Here are the companies that have announced Covid-19 vaccine requirements for at least some of their employees.
CEO Sundar Pichai sent an email to staff
Wednesday announcing a vaccine requirement for employees who are coming back to the office. The policy would roll out in the United States in the coming weeks and in other regions in the following months as vaccines become more widely available, Pichai said. It’s not clear how Google plans to enforce the policy.
All Facebook (FB)
employees must get vaccinated before coming back to the office, the company announced Wednesday. “As our offices reopen, we will be requiring anyone coming to work at any of our US campuses to be vaccinated,” Lori Goler, Facebook’s VP of people, said in a statement. “We will have a process for those who cannot be vaccinated for medical or other reasons and will be evaluating our approach in other regions as the situation evolves,” she added.
is requiring Covid-19 vaccines for the casts of all its US productions, as well as the people who come in contact with them, according to Deadline
. Last week, Hollywood unions and major studios hammered out return-to-work protocols that include “the option to implement mandatory vaccination policies for casts and crew in Zone A” on a production-by-production basis. “Zone A” consists of actors and the people who come in close proximity to them.
, the nation’s largest retailer, said all its US-based corporate employees must be vaccinated by October 4, according to a Friday memo from Doug McMillon, the company’s president and CEO.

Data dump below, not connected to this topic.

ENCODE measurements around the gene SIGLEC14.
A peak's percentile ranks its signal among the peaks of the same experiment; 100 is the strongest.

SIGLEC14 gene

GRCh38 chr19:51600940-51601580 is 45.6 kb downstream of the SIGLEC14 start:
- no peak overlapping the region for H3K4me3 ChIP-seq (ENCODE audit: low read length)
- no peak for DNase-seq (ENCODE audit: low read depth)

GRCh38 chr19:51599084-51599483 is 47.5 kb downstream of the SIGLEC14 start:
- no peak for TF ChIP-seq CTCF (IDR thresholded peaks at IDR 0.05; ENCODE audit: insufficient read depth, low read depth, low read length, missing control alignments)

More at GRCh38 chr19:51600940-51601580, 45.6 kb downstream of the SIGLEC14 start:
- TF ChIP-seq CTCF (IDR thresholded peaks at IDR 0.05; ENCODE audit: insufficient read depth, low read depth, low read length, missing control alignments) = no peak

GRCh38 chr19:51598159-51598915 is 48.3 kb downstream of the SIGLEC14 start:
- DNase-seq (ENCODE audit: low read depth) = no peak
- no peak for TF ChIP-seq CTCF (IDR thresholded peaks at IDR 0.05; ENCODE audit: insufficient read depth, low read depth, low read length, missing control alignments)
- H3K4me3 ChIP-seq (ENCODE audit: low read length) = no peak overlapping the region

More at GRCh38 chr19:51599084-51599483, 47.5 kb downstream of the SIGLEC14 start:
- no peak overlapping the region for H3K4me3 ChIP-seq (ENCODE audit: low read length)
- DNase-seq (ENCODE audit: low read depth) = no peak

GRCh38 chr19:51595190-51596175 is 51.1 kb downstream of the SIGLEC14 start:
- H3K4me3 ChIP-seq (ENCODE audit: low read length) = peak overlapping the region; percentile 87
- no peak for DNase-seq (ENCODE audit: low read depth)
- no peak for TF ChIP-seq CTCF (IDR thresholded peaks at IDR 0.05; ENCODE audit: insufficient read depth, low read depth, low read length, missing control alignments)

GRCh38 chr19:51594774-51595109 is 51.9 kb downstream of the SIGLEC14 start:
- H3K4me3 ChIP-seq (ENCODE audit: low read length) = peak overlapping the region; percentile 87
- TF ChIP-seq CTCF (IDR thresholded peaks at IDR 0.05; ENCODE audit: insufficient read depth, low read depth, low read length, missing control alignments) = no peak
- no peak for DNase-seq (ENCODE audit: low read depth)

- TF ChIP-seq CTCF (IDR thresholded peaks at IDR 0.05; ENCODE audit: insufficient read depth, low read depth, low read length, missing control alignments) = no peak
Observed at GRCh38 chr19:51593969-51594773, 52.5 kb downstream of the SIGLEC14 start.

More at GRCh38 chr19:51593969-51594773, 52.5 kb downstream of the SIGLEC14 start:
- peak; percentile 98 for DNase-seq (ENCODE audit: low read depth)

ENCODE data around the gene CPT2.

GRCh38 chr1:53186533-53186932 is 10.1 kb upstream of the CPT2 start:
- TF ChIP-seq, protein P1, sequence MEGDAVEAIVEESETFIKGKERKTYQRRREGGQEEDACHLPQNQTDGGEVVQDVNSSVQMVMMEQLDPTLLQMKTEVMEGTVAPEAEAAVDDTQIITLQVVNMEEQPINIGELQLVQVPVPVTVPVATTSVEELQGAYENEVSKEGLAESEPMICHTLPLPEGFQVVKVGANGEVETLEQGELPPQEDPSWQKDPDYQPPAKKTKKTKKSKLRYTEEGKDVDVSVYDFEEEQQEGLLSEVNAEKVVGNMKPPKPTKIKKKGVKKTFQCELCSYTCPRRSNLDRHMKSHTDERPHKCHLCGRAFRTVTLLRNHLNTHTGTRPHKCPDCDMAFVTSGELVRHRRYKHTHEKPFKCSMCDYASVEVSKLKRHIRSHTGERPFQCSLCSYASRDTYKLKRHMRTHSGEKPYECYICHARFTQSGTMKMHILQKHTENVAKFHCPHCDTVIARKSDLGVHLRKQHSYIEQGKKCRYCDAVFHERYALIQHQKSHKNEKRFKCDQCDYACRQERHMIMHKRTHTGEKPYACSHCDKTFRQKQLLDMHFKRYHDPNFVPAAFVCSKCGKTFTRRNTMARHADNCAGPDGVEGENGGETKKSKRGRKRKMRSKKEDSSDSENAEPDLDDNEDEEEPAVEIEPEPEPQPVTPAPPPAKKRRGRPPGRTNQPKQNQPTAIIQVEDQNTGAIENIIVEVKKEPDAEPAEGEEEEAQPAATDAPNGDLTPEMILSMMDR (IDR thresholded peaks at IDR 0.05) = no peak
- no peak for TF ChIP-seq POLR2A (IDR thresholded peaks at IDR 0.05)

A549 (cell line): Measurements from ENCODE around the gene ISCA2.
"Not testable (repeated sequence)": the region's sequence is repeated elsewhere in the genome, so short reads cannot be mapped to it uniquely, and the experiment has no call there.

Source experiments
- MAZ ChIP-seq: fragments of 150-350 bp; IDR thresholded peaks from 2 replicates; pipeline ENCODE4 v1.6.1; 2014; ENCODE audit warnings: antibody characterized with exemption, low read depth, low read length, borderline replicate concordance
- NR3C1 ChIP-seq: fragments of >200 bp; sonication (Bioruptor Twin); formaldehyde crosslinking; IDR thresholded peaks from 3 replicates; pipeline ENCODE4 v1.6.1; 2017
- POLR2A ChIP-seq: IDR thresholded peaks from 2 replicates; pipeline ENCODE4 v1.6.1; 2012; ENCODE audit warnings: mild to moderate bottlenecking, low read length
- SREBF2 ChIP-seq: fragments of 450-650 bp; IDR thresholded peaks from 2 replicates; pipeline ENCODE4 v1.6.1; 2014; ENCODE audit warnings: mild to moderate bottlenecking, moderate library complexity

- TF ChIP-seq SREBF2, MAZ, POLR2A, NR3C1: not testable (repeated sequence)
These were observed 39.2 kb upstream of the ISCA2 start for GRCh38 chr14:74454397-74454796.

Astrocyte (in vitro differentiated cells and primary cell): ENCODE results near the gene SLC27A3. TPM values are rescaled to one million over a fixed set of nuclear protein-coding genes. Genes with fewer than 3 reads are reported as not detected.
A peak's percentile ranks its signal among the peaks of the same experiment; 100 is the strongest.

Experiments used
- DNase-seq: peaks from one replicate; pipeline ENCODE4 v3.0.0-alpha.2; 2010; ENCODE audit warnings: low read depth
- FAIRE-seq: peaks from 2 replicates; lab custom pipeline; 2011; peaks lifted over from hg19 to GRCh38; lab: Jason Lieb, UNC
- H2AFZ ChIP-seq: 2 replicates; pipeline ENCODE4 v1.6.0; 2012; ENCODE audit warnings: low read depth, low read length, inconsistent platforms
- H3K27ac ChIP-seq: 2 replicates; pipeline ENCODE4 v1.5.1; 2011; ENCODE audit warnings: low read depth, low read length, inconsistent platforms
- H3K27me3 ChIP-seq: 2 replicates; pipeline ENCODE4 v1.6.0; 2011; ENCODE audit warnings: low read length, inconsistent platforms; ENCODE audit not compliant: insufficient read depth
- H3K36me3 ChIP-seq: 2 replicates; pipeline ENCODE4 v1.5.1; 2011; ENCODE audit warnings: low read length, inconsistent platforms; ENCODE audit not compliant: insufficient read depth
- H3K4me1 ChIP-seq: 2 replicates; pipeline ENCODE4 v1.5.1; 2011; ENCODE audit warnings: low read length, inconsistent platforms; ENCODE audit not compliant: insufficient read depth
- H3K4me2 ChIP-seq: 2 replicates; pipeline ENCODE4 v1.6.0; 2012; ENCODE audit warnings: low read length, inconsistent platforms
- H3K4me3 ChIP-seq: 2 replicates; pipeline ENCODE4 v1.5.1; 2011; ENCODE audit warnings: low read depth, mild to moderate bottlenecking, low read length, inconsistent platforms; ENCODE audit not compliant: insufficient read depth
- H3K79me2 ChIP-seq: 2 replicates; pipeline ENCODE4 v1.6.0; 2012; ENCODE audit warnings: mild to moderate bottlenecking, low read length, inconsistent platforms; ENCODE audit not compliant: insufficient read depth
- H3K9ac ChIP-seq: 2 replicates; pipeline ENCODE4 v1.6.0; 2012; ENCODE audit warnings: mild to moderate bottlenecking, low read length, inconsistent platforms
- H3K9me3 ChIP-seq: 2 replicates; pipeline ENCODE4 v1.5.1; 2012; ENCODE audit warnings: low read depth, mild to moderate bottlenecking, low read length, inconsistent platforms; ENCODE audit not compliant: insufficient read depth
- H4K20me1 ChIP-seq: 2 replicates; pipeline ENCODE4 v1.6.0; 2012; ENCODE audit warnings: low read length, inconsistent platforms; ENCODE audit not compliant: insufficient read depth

This mandate does not apply to Walmart’s store employees, but it will soon implement a new process to verify their vaccine status, and is offering employees the chance to get vaccinated while on the clock (along with up to three days paid leave for any reaction to the shot). The company is also doubling its current vaccine incentive to $150; current employees who get vaccinated and new employees who were vaccinated before they started at Walmart are all eligible to receive the bonus.
is requiring all its salaried and non-union hourly employees in the US to be vaccinated. Workers who are working on-site but are not yet vaccinated must get their shots within the next 60 days, according to a statement from the company to CNN Business. Employees who are still working from home must provide the company with proof of their vaccination before returning to work. The company also said it has started discussing vaccine mandates with the unions representing its workers. The company is also mandating that all new hires be fully vaccinated before beginning their jobs.
, the world’s largest asset manager, is currently allowing only vaccinated
employees to return to the office, a spokesperson for the company said. This decision is a policy adjustment based on employee feedback and an employee survey, the spokesperson said. Starting in September the company will have a “hybrid model,” with some vaccinated employees working from the office and others from home, the spokesperson added. The company is planning to share an updated policy for unvaccinated employees later in the summer.
Morgan Stanley (MS)
‘s New York office is banning all unvaccinated